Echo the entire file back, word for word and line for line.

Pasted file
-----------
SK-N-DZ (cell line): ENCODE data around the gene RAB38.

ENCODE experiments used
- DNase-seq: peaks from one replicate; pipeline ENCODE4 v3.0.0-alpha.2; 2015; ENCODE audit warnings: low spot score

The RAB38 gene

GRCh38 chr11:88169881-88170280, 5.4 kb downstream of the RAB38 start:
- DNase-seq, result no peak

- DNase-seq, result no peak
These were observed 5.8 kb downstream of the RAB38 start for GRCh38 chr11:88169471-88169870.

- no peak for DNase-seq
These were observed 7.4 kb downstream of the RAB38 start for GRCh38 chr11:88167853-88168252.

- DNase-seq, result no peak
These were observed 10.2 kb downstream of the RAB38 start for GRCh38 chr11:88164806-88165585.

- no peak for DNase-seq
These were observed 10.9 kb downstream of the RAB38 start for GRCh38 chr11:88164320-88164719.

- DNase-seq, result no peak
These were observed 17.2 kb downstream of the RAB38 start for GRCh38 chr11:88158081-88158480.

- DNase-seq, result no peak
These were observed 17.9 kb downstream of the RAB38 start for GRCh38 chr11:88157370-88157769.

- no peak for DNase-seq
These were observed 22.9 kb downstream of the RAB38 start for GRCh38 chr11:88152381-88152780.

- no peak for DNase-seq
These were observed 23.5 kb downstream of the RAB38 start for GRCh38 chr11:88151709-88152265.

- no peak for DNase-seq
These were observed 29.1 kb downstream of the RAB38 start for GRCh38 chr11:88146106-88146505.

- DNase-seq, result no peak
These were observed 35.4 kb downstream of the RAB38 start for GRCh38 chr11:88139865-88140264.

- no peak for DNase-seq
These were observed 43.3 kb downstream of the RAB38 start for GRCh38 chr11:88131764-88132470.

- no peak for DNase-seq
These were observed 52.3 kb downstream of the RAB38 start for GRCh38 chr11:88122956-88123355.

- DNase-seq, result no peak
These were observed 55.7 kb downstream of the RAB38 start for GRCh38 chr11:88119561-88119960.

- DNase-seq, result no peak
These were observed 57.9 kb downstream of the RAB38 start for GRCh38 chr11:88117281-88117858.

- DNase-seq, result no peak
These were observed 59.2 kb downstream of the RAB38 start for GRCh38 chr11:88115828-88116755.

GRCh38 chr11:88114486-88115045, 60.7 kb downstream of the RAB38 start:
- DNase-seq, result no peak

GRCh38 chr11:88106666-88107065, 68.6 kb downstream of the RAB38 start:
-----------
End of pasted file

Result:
SK-N-DZ (cell line): ENCODE data around the gene RAB38.

ENCODE experiments used
- DNase-seq: peaks from one replicate; pipeline ENCODE4 v3.0.0-alpha.2; 2015; ENCODE audit warnings: low spot score

The RAB38 gene

GRCh38 chr11:88169881-88170280, 5.4 kb downstream of the RAB38 start:
- DNase-seq, result no peak

- DNase-seq, result no peak
These were observed 5.8 kb downstream of the RAB38 start for GRCh38 chr11:88169471-88169870.

- no peak for DNase-seq
These were observed 7.4 kb downstream of the RAB38 start for GRCh38 chr11:88167853-88168252.

- DNase-seq, result no peak
These were observed 10.2 kb downstream of the RAB38 start for GRCh38 chr11:88164806-88165585.

- no peak for DNase-seq
These were observed 10.9 kb downstream of the RAB38 start for GRCh38 chr11:88164320-88164719.

- DNase-seq, result no peak
These were observed 17.2 kb downstream of the RAB38 start for GRCh38 chr11:88158081-88158480.

- DNase-seq, result no peak
These were observed 17.9 kb downstream of the RAB38 start for GRCh38 chr11:88157370-88157769.

- no peak for DNase-seq
These were observed 22.9 kb downstream of the RAB38 start for GRCh38 chr11:88152381-88152780.

- no peak for DNase-seq
These were observed 23.5 kb downstream of the RAB38 start for GRCh38 chr11:88151709-88152265.

- no peak for DNase-seq
These were observed 29.1 kb downstream of the RAB38 start for GRCh38 chr11:88146106-88146505.

- DNase-seq, result no peak
These were observed 35.4 kb downstream of the RAB38 start for GRCh38 chr11:88139865-88140264.

- no peak for DNase-seq
These were observed 43.3 kb downstream of the RAB38 start for GRCh38 chr11:88131764-88132470.

- no peak for DNase-seq
These were observed 52.3 kb downstream of the RAB38 start for GRCh38 chr11:88122956-88123355.

- DNase-seq, result no peak
These were observed 55.7 kb downstream of the RAB38 start for GRCh38 chr11:88119561-88119960.

- DNase-seq, result no peak
These were observed 57.9 kb downstream of the RAB38 start for GRCh38 chr11:88117281-88117858.

- DNase-seq, result no peak
These were observed 59.2 kb downstream of the RAB38 start for GRCh38 chr11:88115828-88116755.

GRCh38 chr11:88114486-88115045, 60.7 kb downstream of the RAB38 start:
- DNase-seq, result no peak

GRCh38 chr11:88106666-88107065, 68.6 kb downstream of the RAB38 start: